Now if only someone would apply a dope slap to the back of GWB's head and shut down Camp X-Ray (or at least implement some sort of judicial review PDQ.


[ Parent ]
India (5.00 / 1) (#27)
by zhermit on Tue Jul 02, 2002 at 02:48:47 PM EST

I wouldn't really call India a first World or Western country. They are the world's largest democracy, but they are not in the same...league, so to speak, as Japan, or Europe or the US.

I have a sig?
[ Parent ]
Adidas is a multinational of German origin. (5.00 / 1) (#19)
by Ranieri on Tue Jul 02, 2002 at 05:52:06 AM EST

What you are looking for is "Nike".
Taste cold steel, feeble cannon restraint rope!
[ Parent ]
Usia? (none / 0) (#32)
by vectro on Thu Jul 04, 2002 at 01:47:49 PM EST

is that near Eurasia?

“The problem with that definition is just that it's bullshit.” -- localroger
[ Parent ]
A synonym for "United States of America" (none / 0) (#33)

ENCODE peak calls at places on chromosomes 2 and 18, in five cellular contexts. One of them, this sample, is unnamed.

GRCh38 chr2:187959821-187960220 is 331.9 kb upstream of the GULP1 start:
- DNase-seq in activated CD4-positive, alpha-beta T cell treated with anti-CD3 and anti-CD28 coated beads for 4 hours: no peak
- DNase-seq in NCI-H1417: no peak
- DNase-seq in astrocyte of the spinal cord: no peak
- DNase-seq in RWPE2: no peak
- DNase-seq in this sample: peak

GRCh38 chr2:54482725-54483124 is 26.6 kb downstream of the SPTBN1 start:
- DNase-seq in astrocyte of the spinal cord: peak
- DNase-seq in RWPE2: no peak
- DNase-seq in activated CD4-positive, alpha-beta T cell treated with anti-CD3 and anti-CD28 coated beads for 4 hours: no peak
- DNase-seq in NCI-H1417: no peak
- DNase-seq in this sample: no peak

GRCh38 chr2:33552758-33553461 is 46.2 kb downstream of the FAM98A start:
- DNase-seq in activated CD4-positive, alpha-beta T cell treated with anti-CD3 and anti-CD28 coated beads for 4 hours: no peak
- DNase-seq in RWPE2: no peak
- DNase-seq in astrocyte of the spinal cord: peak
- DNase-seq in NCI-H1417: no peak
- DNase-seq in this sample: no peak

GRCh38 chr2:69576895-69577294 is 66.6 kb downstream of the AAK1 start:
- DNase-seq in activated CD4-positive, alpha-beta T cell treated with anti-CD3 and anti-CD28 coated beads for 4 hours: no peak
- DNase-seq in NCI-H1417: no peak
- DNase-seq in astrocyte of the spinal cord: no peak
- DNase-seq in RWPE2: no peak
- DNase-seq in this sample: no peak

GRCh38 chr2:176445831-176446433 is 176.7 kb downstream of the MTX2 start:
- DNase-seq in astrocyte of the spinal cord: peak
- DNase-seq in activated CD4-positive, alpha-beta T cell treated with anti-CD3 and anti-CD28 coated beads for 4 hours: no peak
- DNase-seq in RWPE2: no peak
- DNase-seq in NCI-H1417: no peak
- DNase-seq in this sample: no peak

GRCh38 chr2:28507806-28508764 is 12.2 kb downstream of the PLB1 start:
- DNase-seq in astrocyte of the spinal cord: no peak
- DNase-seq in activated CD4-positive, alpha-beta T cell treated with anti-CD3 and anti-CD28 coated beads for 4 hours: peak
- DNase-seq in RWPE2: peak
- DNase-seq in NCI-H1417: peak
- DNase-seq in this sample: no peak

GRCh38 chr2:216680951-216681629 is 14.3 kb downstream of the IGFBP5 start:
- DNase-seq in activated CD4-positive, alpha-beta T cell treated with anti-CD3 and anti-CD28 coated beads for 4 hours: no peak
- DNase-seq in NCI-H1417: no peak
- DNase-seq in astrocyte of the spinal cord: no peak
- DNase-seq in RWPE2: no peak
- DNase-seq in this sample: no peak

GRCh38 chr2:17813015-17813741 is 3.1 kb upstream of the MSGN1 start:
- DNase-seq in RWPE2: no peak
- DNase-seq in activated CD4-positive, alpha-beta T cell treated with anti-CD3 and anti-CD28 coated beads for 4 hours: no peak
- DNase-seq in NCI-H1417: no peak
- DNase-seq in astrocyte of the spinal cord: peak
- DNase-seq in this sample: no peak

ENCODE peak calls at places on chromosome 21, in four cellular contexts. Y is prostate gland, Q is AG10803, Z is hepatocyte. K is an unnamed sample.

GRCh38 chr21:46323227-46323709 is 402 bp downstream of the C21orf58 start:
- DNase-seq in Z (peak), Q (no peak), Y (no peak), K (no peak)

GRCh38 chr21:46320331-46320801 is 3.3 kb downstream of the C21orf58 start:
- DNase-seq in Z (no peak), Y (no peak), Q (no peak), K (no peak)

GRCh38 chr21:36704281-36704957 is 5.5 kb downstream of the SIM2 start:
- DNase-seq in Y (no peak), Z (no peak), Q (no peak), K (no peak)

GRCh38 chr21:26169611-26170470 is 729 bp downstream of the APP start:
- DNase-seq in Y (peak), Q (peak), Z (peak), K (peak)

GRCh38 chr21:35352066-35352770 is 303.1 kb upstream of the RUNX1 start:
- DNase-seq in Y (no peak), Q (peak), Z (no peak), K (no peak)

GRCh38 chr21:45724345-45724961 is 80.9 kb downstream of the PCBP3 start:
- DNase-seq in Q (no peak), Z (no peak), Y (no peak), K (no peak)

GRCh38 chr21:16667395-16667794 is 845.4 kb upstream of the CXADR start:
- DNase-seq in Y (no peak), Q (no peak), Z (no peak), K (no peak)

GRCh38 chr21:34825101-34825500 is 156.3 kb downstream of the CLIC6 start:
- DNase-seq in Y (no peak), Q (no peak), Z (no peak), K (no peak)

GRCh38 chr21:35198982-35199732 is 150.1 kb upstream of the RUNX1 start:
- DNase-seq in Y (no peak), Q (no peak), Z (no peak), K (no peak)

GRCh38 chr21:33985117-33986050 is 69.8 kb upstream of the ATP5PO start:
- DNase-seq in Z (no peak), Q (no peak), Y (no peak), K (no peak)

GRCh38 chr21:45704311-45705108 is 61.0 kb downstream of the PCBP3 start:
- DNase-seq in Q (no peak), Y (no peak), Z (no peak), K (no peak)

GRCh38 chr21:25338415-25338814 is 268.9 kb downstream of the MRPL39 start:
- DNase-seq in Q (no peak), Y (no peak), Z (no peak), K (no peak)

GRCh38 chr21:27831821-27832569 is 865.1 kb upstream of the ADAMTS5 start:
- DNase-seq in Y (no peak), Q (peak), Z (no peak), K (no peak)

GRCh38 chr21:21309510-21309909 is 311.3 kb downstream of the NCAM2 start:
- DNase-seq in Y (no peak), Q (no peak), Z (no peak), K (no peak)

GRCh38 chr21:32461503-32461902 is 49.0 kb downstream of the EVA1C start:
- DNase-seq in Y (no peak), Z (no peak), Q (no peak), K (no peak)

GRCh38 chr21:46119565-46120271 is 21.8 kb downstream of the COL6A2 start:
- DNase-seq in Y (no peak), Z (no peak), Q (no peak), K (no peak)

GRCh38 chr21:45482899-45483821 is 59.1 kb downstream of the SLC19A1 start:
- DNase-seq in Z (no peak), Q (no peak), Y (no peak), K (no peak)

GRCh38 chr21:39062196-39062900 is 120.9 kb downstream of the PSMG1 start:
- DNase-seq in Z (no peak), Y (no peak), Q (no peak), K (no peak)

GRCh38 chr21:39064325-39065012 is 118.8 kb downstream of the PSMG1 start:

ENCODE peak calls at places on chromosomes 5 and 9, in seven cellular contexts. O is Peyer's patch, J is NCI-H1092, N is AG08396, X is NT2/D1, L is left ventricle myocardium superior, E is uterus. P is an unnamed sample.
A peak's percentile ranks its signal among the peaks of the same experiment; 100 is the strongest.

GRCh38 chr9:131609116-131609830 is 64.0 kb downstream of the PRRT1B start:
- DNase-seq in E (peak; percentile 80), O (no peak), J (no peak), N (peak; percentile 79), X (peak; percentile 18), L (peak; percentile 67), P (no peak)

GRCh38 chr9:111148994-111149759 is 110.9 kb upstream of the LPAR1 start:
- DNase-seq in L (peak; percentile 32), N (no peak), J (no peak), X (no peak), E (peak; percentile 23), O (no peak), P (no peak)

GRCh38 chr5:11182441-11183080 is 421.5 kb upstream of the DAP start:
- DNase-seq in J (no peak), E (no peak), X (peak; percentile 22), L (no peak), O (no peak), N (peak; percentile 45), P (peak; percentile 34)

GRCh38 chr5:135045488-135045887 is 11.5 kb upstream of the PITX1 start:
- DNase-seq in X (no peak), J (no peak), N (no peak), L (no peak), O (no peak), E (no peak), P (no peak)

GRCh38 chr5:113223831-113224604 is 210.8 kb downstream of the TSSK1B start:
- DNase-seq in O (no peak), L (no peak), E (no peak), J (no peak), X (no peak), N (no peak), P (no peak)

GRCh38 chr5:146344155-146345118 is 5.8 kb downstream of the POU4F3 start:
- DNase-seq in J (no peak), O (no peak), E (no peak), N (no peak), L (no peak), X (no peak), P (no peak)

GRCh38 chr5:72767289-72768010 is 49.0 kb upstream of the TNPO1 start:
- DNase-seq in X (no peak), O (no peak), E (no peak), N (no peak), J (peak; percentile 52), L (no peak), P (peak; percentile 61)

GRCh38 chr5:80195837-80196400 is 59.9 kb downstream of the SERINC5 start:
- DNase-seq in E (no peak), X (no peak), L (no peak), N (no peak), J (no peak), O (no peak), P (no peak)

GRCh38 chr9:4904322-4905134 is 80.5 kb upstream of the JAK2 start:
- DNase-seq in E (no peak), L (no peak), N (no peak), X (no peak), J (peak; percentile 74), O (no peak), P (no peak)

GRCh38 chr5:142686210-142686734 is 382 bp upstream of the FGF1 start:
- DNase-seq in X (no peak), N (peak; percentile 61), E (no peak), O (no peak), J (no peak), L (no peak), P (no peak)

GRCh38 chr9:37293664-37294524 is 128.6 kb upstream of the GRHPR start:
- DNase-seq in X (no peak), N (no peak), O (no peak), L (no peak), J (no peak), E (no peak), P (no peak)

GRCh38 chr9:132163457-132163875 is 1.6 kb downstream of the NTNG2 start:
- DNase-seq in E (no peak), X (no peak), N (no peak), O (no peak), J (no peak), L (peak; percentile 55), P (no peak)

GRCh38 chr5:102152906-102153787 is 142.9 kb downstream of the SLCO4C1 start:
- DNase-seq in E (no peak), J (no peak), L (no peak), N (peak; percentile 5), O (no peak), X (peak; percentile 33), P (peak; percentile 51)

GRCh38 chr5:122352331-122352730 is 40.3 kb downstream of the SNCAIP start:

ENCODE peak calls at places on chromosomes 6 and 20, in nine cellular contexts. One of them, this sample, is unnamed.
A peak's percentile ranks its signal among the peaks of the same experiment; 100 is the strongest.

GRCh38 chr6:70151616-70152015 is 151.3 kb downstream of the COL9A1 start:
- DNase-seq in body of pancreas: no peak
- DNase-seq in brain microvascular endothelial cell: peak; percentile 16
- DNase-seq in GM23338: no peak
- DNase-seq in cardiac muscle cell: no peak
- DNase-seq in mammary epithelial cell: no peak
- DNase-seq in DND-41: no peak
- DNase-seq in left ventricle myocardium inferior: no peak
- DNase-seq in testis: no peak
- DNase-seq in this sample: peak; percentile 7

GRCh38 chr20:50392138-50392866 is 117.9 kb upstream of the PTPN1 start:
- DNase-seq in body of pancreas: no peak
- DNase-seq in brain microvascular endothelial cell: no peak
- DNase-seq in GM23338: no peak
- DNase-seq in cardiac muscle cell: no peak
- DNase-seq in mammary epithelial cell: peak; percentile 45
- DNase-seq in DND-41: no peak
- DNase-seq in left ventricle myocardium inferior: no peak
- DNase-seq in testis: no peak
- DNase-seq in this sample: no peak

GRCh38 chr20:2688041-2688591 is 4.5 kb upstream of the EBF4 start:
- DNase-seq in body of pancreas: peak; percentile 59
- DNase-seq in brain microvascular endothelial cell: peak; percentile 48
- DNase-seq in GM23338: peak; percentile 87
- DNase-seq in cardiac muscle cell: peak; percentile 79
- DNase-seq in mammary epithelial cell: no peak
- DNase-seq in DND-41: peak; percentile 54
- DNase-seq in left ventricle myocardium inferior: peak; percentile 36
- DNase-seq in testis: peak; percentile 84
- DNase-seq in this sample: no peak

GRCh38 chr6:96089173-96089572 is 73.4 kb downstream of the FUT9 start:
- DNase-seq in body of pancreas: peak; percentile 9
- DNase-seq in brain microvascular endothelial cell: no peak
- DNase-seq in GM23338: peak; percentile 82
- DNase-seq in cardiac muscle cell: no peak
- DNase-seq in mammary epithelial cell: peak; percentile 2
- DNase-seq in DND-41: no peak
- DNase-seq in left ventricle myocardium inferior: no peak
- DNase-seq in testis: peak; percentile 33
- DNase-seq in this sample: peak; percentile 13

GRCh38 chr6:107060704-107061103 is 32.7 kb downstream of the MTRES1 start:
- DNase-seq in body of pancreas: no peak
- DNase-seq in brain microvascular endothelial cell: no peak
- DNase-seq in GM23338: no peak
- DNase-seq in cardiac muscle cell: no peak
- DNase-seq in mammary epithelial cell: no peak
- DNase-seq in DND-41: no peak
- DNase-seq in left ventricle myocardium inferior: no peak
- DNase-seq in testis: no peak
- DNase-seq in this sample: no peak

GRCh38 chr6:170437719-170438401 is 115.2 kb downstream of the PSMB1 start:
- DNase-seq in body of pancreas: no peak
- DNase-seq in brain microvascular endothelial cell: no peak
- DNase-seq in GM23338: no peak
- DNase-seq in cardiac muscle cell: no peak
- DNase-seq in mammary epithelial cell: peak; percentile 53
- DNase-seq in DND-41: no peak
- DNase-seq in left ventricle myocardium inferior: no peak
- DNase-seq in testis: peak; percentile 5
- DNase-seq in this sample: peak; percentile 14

by _cbj on Thu Jul 04, 2002 at 02:10:01 PM EST

More useful, lends itself to adjectives better than any other mooted variation.

[ Parent ]
It is not more useful. (none / 0) (#34)
by vectro on Thu Jul 04, 2002 at 02:24:28 PM EST

It's ugly, and should be pronounced as Asia.

"The US" and "characteristic of the US" work just fine; there's no reason to make up words.

“The problem with that definition is just that it's bullshit.” -- localroger
[ Parent ]

It's lots more useful (5.00 / 1) (#35)
by _cbj on Thu Jul 04, 2002 at 05:07:40 PM EST